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CDC HIV/AIDS/Viral Hepatitis/STD/TB Prevention News Update

MISSISSIPPI: Health Department STD Detectives in Harrison County Have Tricky Jobs




 

SunHerald.com (10.20.12)

When an individual tests positive for HIV/AIDS or syphilis in Harrison County, Mississippi, there are four workers for the state’s lower six counties, who are charged with finding and notifying partners so that they can get tested and, it is hoped, prevent the disease from spreading further. The local disease intervention supervisors (DIS) handle only HIV/AIDS and syphilis cases and deal with about 60 cases per year. People’s reactions to the news is often unpredictable. It can be tough news to break to some individuals, as local DIS must let them know that they have been exposed and need to be tested. In some instances, people can react violently. In other cases, it can be a challenge to find all of a patient’s sexual partners. Many individuals have been infected after sexual encounters with strangers whom they met online through social networking sites or online classifieds. Some individuals set up meetings using no-contract cell phones, which have since been disconnected by the time the health department becomes involved in the case. The DIS rely on police records, post office information, online searches, hospital information, and other types of records to assist them in tracking down individuals. According to DIS Jill Mitchell, they are usually successful. She notes that out of 320 individuals that health workers tracked in 2011, they failed to find fewer than 10. Since the state of Mississippi has the highest rate of teen pregnancy in the nation, and 76 percent of high school students say that they have had sex by the end of 12th grade, the agency also provides school districts with education programs that teach abstinence-plus. Mississippi is one of the top 10 states for sexually transmitted diseases per capita. According to the latest data from the Centers for Disease Control and Prevention’s 2010 survey, the state has the highest rate for gonorrhea, the second highest rate for chlamydia, and the third highest rate for syphilis in the nation.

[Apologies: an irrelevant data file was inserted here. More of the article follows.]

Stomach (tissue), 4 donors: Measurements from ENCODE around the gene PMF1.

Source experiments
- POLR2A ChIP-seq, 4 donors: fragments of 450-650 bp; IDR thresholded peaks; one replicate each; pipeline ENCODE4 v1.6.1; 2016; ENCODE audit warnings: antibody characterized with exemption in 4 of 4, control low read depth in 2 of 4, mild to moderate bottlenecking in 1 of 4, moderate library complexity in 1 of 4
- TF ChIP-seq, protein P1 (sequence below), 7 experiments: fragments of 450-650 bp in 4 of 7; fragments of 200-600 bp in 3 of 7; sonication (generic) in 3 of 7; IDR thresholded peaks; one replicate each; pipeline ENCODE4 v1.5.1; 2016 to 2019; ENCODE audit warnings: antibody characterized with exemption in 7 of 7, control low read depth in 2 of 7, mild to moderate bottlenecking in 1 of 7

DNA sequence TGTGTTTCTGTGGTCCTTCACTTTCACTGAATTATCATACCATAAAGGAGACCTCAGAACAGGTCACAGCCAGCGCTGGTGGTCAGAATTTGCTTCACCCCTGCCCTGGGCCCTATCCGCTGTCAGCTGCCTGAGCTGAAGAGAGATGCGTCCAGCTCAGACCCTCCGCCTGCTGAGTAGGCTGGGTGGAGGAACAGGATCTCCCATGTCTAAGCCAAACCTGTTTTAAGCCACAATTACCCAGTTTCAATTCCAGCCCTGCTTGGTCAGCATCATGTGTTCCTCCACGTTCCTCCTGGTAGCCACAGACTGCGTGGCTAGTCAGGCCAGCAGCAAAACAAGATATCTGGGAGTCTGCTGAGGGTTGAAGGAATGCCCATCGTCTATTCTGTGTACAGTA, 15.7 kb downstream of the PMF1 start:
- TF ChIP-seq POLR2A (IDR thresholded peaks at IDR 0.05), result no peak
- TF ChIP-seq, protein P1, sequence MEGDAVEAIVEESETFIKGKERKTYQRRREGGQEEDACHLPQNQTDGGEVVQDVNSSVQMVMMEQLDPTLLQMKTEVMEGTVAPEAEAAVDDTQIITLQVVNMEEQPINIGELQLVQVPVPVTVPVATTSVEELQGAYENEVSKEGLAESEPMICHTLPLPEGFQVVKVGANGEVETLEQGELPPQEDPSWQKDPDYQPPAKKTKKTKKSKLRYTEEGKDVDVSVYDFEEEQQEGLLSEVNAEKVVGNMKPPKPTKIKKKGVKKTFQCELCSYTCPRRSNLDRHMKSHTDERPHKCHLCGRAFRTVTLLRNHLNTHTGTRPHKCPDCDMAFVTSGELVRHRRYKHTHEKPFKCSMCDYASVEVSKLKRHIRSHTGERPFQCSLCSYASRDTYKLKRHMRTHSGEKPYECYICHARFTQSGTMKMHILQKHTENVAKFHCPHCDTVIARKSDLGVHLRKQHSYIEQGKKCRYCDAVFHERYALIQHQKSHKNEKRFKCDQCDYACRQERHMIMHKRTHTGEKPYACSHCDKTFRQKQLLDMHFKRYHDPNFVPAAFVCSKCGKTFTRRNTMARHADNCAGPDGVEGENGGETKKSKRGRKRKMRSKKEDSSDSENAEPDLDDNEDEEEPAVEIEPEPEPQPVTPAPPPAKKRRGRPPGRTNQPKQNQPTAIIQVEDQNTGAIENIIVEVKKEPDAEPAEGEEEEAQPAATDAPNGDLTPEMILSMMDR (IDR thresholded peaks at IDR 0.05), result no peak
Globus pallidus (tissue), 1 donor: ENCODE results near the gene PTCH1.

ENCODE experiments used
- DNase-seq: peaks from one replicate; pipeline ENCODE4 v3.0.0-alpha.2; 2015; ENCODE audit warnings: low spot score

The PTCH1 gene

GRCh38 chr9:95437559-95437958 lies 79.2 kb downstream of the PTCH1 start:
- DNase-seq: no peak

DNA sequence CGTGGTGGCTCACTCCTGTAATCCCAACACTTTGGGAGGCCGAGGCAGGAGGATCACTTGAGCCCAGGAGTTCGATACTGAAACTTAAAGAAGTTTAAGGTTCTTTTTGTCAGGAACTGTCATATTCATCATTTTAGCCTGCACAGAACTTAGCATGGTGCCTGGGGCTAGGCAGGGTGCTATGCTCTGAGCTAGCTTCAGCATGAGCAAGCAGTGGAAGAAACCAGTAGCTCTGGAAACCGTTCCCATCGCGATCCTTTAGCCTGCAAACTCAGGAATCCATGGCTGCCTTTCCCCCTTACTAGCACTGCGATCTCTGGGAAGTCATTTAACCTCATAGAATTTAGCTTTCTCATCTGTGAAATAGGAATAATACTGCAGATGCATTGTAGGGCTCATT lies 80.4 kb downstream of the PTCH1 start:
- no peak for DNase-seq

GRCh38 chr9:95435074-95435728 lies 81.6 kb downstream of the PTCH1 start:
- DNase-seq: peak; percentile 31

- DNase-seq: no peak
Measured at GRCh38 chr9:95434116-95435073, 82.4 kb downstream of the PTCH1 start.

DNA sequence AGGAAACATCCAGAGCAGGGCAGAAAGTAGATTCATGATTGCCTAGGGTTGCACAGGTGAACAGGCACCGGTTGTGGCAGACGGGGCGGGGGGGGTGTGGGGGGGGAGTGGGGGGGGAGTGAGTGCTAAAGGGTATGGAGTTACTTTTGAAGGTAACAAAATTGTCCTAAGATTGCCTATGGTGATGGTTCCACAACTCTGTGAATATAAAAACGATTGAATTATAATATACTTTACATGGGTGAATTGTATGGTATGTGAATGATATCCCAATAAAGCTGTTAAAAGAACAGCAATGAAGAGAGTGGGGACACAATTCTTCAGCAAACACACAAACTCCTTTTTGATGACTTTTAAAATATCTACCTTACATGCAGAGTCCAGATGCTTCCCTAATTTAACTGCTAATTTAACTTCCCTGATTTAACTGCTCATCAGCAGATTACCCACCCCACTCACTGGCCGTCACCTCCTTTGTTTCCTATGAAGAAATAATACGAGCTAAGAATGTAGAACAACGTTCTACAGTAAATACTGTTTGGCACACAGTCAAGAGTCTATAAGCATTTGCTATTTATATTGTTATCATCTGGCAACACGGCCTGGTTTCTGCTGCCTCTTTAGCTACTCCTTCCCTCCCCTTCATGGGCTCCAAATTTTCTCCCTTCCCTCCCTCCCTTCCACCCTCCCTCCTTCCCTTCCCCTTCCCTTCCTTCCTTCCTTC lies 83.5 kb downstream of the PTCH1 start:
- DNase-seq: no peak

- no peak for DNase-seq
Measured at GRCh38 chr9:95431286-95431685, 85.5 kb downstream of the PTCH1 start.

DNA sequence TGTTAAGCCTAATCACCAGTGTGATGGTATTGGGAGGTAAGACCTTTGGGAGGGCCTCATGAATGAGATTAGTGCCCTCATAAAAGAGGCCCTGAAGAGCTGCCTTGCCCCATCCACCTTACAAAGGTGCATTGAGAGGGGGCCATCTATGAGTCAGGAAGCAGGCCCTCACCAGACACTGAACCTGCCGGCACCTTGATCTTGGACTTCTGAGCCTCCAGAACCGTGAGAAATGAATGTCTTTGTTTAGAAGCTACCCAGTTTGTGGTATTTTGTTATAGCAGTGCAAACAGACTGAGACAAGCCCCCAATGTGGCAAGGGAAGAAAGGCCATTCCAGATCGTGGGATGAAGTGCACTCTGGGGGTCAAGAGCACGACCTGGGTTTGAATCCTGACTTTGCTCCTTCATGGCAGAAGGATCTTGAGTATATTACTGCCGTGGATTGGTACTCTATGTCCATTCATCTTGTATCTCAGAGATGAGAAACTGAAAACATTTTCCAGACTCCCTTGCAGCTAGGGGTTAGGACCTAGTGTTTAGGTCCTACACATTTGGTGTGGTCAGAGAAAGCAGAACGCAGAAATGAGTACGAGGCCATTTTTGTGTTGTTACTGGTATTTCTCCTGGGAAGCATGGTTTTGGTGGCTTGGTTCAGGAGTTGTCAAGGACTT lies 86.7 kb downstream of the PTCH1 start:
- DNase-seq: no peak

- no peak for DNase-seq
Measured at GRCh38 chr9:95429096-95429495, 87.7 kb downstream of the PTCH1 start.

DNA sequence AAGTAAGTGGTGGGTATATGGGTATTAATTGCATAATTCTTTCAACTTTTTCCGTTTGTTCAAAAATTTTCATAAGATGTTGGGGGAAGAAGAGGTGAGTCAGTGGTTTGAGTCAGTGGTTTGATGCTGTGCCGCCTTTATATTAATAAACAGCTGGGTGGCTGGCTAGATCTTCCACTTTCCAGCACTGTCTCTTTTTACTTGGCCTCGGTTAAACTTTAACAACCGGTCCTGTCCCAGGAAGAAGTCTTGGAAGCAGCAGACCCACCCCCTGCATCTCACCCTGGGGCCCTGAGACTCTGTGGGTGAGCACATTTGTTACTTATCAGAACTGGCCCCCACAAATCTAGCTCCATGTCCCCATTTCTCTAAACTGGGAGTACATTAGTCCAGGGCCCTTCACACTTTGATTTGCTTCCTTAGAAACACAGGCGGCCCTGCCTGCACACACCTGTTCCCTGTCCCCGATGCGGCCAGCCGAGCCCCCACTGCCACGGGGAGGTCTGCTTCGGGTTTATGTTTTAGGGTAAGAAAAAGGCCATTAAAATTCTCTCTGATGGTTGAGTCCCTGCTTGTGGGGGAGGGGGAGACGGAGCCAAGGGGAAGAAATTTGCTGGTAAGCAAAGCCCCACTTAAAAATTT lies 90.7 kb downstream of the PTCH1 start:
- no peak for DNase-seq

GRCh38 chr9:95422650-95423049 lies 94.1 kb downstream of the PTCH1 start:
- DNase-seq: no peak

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Information in this article was accurate in October 22, 2012. The state of the art may have changed since the publication date. This material is designed to support, not replace, the relationship that exists between you and your doctor. Always discuss treatment options with a doctor who specializes in treating HIV.